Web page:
Let’s make it our New Year’s resolution that in 2011, we will kick our negative, judgmental, pain-in-the-ass inner critic off the lot and bring in Mike Nichols instead. He (meaning we) will create and sustain a safe place for us, so we can go all-out in our work, be as fearless as we need to be—and still know that we won’t be judged. We’ll be accepted and encouraged and loved. And maybe even kicked in the butt a little. “But”—as Carrie Fisher might say—”in a good way.”

Happy Holidays, everybody!

Posted in Writing Wednesdays

12 Responses to “A Safe Space”

  1. Ulla Lauridsen
    December 22, 2010 at 3:32 am

    Amen to that.
    I once saw Robert de Niro play a janitor, who gets to fuck a young woman he is in love with, played by Uma Thurman. I can’t remember the movies name, but oh, he is acting like there is no tomorrow. A vulnerable, naked, raw display of emotions. He didn’t even need to go all out. He could have gotten away with much less, being already so famous. He took a chance and risked to look ridiculous. But as it turned out, that is one of the most moving moments I’ve ever seen in a movie.
    Maybe we should credit the director a bit too, not to mention Thurman.

  2. Ulla Lauridsen
    December 22, 2010 at 3:36 am

    Turns out I was wrong about his profession – the movie is ‘Mad dog and Glory’

  3. December 22, 2010 at 5:24 am

    Be it acting, writing, or cold-calling to sell life insurance (hated it!); deep down you know whether it’s a good piece or not. My goal is to take the ‘it’s not bad’ pieces and rework them to be better.

  4. December 22, 2010 at 6:59 am

    Wonderful, Steven!
    Thank you so much for your art and for being part of my journey in 2010.
    Thank you…

  5. December 22, 2010 at 7:39 am

    Once again, Steven, just what I need to hear. May we all create our safe space and deliver the timely kicks in the butt in 2011.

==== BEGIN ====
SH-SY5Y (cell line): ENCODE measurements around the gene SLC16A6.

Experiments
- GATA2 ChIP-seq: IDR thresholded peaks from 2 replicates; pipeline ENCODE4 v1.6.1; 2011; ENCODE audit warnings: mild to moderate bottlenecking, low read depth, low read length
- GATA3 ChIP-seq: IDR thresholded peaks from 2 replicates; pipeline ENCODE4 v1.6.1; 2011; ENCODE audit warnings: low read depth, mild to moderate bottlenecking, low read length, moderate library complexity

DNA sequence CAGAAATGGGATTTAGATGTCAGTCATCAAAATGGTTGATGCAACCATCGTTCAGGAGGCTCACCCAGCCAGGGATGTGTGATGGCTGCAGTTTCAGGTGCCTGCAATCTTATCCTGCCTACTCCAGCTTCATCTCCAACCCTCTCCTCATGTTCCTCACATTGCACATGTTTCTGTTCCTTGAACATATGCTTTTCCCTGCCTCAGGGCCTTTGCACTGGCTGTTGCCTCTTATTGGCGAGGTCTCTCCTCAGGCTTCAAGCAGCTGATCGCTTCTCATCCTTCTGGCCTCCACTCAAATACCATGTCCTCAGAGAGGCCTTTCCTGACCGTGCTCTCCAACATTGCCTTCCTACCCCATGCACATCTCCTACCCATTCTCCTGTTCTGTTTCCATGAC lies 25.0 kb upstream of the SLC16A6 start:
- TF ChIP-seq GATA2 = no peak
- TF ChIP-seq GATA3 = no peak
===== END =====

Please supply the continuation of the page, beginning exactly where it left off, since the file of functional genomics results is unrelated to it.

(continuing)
6. December 23, 2010 at 7:02 am

    Wow, I LOVE this Steven- nice! In fact, I just saw Carrie Fisher’s special “Wishful Drinking” the other night, and that was one of the best lines in it. Side note it was filmed in my town, too bad, I wasn’t in town to see it live. This is a terrific message to leave negativity and judgment at the door of 2010 and start 2011 with a clean slate of wonderment, appreciation and gratitude.

    P.S. Your book, “The War of Art” is one of my all time favorites!

  7. December 23, 2010 at 7:38 am

    I do not get to see fear and embarrassment accepted and acknowledged too much in the mass media – failure and immaturity gets edited out of the reported lives of stars. It leads us to believe that they have some biological advantage we can never have!

    Your blog, work, books and Fear.Less does exactly the opposite. No author – let along a successful one – would dare to lay out his emotional battles with fear like the way did you your last post!

    You are amazing Steve. And human, just like me. So, maybe I too could become Somebody, like you are!

    Have a great holiday!

    Thank you for your warmth,
    -Shashi

  8. Max Baru
    December 23, 2010 at 7:38 am

    thank you!

  9. December 23, 2010 at 11:37 am

    Oh man,yes. To shut up that damn critic on the shoulder.For just one measly hour. Shut him up and let me work.

    Man,is that hard.

  10. Michelle W.
    December 24, 2010 at 4:52 pm

    Recognizing a self-critical nature as resistance, I too have committed this year to speaking directly to the anti-muse and putting that little voice in it’s place. My motto in fact is older, bolder, better, brighter. Thanks Mr. P!

  11. December 26, 2010 at 2:33 pm

    Here, here! Huurah!

  12. December 27, 2010 at 7:41 pm

    Sometimes we can provide just such a safe place to each other. A place where we can dare to stretch without fear of falling off the edge.